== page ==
Why does knowing the cell wall structure of a bacterium give you some idea of the drugs that would be effective against it? What types of walls have been identified
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Peptidoglycans (mucopeptides, glycopeptides, mureins) are the structural elements of almost all bacterial cell walls. Peptidoglycans are made up of a polysaccharide backbone consisting of alternating muramic acid (MA) and glucose amine (GA) residues in equal amounts. The walls of some Gram positive bacteria are completely dissolved by lysozyme, indicating that they are made up of GA and MA.
In other Gram positive bacteria, e.g. Staphylococcus aureus, the walls are resistant to the action of lysozyme. In Mycobacterium smegmatis the N- acetyl muramic acid residues are replaced by N-glycolymuramic acid residues.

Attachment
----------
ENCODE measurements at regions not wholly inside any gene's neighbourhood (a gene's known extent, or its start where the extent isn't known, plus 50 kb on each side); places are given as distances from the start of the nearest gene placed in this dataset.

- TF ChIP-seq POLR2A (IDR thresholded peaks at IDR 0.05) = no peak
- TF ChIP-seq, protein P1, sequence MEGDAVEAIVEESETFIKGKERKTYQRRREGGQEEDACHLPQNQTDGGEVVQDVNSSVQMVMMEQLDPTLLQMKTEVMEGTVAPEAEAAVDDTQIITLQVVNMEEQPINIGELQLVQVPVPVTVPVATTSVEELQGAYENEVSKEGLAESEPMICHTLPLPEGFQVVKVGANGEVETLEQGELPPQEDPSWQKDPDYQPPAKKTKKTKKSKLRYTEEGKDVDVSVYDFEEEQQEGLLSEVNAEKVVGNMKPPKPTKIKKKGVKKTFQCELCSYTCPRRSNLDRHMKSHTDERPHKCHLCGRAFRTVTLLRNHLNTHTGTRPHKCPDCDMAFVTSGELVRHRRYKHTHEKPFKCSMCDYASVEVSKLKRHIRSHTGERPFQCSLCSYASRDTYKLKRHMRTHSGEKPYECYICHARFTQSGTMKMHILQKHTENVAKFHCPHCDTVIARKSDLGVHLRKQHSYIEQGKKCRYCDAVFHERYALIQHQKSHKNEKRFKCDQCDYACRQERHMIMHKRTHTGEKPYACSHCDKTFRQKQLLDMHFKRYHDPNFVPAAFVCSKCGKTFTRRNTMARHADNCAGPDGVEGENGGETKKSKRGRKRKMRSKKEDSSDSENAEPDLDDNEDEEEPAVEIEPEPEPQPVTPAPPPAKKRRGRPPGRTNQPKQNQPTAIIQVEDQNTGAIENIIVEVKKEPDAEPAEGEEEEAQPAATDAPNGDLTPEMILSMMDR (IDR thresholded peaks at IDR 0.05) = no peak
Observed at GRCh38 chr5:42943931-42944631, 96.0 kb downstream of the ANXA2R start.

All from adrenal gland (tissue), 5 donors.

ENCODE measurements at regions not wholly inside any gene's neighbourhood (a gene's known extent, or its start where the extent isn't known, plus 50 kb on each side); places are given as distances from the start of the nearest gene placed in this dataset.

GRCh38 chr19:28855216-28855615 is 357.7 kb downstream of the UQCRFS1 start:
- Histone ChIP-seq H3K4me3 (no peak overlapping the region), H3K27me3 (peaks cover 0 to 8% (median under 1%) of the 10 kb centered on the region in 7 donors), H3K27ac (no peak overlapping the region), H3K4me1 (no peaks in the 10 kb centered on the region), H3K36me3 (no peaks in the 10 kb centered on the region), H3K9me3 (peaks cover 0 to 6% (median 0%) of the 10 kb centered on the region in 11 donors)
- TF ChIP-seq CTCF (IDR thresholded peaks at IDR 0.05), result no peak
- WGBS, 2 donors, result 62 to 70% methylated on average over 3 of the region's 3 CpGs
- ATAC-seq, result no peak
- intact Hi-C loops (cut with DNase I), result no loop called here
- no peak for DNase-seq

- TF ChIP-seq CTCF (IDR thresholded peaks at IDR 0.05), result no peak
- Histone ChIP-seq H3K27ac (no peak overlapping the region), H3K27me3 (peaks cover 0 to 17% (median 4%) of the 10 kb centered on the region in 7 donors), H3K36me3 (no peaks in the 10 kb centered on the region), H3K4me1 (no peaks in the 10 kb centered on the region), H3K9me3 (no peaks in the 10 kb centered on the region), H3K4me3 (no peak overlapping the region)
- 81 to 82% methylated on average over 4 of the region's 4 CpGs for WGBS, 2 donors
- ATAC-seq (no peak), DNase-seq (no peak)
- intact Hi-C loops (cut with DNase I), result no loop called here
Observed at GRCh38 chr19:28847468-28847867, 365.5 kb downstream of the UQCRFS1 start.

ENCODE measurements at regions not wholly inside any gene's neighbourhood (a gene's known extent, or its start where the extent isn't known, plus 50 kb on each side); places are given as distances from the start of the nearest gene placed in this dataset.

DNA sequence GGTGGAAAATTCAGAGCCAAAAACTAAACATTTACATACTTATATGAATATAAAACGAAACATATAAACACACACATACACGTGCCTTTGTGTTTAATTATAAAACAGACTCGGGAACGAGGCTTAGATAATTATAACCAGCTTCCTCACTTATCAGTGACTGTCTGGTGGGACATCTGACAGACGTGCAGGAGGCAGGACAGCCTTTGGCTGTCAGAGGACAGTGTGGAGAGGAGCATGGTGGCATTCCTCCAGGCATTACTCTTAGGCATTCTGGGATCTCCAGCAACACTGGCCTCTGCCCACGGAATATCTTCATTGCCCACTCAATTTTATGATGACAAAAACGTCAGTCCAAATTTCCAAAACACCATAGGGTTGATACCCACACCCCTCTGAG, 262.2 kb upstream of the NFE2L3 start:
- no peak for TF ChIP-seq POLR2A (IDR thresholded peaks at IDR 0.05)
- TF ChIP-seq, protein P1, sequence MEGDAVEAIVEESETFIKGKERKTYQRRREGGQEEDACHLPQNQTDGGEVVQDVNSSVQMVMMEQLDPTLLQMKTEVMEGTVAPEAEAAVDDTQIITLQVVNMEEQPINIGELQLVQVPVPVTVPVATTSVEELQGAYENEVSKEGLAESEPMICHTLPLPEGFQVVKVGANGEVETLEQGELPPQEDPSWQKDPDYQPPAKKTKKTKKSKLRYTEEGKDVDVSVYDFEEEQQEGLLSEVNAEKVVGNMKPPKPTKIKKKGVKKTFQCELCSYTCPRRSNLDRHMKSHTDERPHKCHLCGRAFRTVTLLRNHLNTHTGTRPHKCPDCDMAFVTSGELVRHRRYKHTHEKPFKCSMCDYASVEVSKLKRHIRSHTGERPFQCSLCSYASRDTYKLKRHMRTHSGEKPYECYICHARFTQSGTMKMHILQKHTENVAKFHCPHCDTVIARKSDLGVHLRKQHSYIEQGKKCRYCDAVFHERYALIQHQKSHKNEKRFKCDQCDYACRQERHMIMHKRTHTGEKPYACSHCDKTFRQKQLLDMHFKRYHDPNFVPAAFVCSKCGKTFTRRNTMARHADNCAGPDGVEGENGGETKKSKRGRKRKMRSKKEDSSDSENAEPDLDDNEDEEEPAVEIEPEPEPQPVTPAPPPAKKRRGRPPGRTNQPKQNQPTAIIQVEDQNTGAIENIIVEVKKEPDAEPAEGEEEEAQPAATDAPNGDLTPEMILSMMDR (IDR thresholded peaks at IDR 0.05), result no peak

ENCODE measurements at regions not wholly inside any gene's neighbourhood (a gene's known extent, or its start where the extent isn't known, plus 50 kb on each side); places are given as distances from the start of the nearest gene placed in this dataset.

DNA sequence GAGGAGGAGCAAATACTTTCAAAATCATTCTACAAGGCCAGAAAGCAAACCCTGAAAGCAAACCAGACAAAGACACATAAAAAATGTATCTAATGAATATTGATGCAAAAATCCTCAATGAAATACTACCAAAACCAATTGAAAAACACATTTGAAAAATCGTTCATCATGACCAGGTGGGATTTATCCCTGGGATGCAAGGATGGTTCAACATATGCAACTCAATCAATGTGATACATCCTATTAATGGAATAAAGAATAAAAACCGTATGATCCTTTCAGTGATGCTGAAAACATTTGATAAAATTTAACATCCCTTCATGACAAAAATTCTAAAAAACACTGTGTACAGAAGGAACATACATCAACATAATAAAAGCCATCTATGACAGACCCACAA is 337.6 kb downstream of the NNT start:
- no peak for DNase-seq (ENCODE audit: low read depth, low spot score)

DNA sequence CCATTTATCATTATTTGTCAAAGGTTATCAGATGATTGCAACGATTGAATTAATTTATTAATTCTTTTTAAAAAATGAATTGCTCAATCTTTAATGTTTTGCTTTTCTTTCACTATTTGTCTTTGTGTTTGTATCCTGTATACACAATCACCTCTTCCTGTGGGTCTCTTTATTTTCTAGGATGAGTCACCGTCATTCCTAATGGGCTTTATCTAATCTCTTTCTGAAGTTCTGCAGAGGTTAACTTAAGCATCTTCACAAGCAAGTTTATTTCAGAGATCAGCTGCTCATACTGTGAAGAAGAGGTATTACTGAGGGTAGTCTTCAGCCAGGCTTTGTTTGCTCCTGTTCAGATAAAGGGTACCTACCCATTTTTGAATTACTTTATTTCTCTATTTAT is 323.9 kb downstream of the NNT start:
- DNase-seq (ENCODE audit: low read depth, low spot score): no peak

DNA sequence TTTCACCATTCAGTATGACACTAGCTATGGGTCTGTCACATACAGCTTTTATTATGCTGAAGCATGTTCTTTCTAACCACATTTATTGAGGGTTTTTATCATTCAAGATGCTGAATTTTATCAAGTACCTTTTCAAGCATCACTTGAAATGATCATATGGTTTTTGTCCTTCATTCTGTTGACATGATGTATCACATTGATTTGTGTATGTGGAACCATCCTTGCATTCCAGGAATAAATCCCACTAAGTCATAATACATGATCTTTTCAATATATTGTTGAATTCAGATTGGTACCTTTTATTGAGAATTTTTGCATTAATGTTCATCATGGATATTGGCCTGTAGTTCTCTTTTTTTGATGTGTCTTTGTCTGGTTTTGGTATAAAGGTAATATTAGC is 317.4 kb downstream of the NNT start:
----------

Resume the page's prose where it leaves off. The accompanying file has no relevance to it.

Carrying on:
Certain antibiotics act by inhibiting protein synthesis in bacteria, at the same time not affecting protein synthesis in the host. This is because of the differences between the 70S bacterial ribosome and the 80S eukaryote ribosome. Streptomycin acts by inhibiting protein synthesis by altering the structure of the 30S ribosomal subunit. Tetracycline inhibits protein synthesis by interfering with binding of tRNA with ribosomes.
Powar.C.B.(1999). Cell Biology
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